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D-Dimer isolation and analysis of immunoreactivity in dogs, cats and horses

W21-048: D-Dimer isolation and analysis of immunoreactivity in dogs, cats and horses (An EveryCat-funded research grant final report)

Brown JE, Noormohammadi AH, Courtman NF. Immunoreactivity of canine, feline, and equine D-dimer with antibodies to human D-dimer. J Vet Intern Med. 2023 Nov 10. doi: 10.1111/jvim.16888. Epub ahead of print. PMID: 37950415.


In human medicine, measurement of plasma D-dimer is a crucial component of workup for thrombosis, however it is much less well established in veterinary medicine. D -dimer is a product of blood clot breakdown that is elevated when blood clots are present in the body. As D-dimer can be elevated in a variety of conditions, the primary clinical use of D-dimer is to exclude thrombotic syndromes.

Modern D-dimer assays are primarily based on antibody binding. Commercially available assays use human D-dimer antibodies, and their specificity and sensitivity can vary between species. The lack of cross-reactivity of D-dimer assays with fibrinogen and fibrin is crucial for accurate results. Validating antibodies for each veterinary species can be challenging, and as such well-established assays are lacking.

The study’s objective was to investigate the immunoreactivity of D-dimer in dogs, cats, and horses using commercially available antibodies to human D-dimer.
The authors conducted a comprehensive investigation into the immunoreactivity of D-dimer in dogs, horses, and cats using a variety of commercially available antibodies designed for human D-dimer. To carry out the investigation, three groups of samples were collected: healthy canine plasma, healthy equine plasma , and pooled feline plasma from hospitalized cats.
The preparation of D-dimer involved the generation of cross-linked fibrin clots from the plasma samples, with subsequent thrombolysis. The study then estimated putative D-dimer levels using a canine-specific assay (Canine VCheck POC Assay).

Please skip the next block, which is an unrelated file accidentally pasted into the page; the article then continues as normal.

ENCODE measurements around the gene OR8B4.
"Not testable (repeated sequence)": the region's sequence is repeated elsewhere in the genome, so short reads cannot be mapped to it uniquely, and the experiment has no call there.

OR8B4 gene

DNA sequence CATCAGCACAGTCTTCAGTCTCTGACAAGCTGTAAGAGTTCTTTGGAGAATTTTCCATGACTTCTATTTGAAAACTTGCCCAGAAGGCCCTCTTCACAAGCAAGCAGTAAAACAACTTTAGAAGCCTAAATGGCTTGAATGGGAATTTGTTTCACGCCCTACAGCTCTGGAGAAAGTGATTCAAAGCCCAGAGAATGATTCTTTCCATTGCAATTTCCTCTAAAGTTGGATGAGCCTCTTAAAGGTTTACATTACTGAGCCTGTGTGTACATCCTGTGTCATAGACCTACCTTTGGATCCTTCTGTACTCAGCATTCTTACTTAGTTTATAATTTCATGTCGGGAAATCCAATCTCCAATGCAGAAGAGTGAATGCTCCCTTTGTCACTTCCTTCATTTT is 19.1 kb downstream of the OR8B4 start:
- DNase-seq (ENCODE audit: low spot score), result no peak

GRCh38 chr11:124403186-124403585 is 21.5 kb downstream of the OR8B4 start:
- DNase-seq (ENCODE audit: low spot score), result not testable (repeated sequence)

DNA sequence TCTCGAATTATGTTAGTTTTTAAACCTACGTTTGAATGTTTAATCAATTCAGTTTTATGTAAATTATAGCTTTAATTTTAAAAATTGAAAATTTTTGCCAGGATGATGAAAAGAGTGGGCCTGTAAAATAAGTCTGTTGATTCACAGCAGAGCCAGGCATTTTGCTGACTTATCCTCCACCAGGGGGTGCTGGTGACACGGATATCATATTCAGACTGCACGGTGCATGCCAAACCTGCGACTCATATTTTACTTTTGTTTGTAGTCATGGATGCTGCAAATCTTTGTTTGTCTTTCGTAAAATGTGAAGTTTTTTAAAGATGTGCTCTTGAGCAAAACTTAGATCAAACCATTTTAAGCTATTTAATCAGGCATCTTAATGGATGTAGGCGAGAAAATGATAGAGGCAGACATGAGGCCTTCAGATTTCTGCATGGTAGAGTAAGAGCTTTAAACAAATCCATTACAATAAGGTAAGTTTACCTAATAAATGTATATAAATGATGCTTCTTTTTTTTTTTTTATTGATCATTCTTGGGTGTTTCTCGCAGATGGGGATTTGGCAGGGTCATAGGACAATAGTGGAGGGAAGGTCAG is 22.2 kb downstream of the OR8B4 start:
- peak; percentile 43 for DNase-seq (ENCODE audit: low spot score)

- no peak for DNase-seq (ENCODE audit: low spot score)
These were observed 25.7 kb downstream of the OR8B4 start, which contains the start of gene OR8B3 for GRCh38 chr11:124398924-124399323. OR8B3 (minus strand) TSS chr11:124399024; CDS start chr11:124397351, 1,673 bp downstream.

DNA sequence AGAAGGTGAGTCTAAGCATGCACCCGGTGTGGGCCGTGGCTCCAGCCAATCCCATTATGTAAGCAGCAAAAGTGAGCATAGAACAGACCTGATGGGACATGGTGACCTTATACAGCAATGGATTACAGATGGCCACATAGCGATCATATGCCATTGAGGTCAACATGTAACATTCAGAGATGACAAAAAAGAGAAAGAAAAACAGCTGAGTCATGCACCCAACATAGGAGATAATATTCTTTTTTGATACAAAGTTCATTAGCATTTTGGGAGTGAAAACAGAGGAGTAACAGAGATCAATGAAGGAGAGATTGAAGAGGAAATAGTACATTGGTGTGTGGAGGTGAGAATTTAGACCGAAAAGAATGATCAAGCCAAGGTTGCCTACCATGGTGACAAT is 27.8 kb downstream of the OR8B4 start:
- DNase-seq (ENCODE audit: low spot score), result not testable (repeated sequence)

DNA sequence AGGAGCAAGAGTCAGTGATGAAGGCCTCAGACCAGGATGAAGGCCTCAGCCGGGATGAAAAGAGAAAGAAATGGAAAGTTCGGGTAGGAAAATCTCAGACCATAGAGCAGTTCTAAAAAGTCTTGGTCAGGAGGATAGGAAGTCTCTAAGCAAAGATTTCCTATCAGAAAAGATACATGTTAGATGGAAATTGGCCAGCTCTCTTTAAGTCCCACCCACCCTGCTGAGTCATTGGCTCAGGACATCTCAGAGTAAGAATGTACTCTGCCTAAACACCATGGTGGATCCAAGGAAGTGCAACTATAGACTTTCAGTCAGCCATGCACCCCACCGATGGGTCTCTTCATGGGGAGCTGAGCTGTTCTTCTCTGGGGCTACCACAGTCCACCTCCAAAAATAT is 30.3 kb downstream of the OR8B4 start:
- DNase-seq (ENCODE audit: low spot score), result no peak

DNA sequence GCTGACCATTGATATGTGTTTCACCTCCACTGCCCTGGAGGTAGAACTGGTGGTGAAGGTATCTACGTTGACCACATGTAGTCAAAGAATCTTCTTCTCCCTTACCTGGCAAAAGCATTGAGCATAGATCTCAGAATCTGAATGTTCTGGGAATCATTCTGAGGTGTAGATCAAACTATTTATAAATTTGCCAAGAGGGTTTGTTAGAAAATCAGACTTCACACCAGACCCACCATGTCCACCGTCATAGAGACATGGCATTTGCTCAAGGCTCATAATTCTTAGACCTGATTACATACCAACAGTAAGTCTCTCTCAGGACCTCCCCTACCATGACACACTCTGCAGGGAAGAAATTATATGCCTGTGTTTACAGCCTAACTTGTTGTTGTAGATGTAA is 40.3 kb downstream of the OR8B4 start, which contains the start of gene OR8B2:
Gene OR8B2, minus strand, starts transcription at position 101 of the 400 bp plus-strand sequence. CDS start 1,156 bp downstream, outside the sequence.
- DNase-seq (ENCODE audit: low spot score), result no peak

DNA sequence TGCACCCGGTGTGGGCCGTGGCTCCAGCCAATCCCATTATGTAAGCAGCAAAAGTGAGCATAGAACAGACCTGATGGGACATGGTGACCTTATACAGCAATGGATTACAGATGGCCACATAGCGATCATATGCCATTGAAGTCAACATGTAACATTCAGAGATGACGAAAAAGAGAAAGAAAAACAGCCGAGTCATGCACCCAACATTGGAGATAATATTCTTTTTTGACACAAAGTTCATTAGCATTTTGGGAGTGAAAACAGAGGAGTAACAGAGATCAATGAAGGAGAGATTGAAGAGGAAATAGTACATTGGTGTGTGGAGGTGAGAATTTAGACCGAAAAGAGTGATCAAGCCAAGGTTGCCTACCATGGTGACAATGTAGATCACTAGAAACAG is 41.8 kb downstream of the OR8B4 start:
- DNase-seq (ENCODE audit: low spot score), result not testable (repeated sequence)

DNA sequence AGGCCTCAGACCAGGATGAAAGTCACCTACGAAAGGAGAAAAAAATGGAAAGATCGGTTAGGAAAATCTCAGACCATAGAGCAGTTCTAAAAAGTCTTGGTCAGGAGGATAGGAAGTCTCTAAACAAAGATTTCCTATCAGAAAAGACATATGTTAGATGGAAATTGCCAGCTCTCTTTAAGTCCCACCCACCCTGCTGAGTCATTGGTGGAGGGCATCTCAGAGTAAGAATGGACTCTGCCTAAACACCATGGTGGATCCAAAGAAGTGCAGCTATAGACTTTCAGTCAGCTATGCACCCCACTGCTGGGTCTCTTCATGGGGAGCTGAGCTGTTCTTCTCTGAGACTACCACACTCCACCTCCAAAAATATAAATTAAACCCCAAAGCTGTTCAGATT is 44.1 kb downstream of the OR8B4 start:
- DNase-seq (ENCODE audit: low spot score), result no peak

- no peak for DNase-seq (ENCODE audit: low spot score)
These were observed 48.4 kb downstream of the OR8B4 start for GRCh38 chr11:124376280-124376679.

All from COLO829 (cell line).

The authors created in-vitro preparations of cross-linked fibrinogen degradation products to assess the immunoreactivity of D-dimer using human antibodies. Cross-linked degradation products were demonstrated through SDS-PAGE, revealing bands in the appropriate fibrinogen area, with heterogenous fibrinogen fragments in horses. The authors observed the appearance of putative D-dimer bands, suggesting in-vitro formation, although D-dimer was already present in healthy horse plasma and pooled feline plasma.

The study also conducted immunoblotting using four commercially available antibodies: Anti-Fib, DD5, DD44, and D2D. These antibodies were chosen to represent a proof-of-concept study, demonstrating the differences in their performance and highlighting the potential implications of using unproven assay kits.

The different antibodies showed varying immunoreactivity. Anti-Fib exhibited strong binding with fibrinogen in all species and additional bands in the D-dimer region, indicating potential degradation products. DD44 showed the best performance in canine samples, demonstrating specificity and sensitivity in dogs but not binding D-dimer in horses or cats. DD5 consistently reacted with fibrinogen and higher molecular weight bands. D2D did not bind higher MW peptides but showed strong binding with a protein similar to human D-dimer.

The variability in immunoreactivity across species was attributed to differences in antibody binding sites. This emphasizes the need for thorough validation studies before assuming the accuracy of human D-dimer assays in companion animals. DD44 was identified as a potential focus for developing a canine-specific assay, while challenges in clinical validation for cats were acknowledged due to notable inter-species variation in D-dimer immunoreactivity.

The study provided detailed insights into the immunoreactivity of D-dimer in dogs, horses, and cats, emphasizing the importance of selecting appropriate antibodies for accurate measurements. The research contributes valuable information to the field of veterinary diagnostics, where the specificity and sensitivity of D-dimer assays can impact the diagnosis and management of various health conditions. ~MK

See Also
Nelson OL, Andreasen C. The utility of plasma D-dimer to identify thromboembolic disease in dogs. J Vet Intern Med. 2003;17(6):830-834.

Carretón E, Morchón R, González-Miguel J, Simón F, Juste MC, Montoya-Alonso JA. Variation of d-dimer values as assessment of pulmonary thromboembolism during adulticide treatment of heartworm disease in dogs. Vet Parasitol. 2013;195(1-2):106-111.

Song KS, Kim YA, Kim HK, Park Q. Incidence and possible reasons for discordant results between positive FDP and negative D-dimer latex assays in clinical specimens. Yonsei Med J. 1999;40(2):107-111.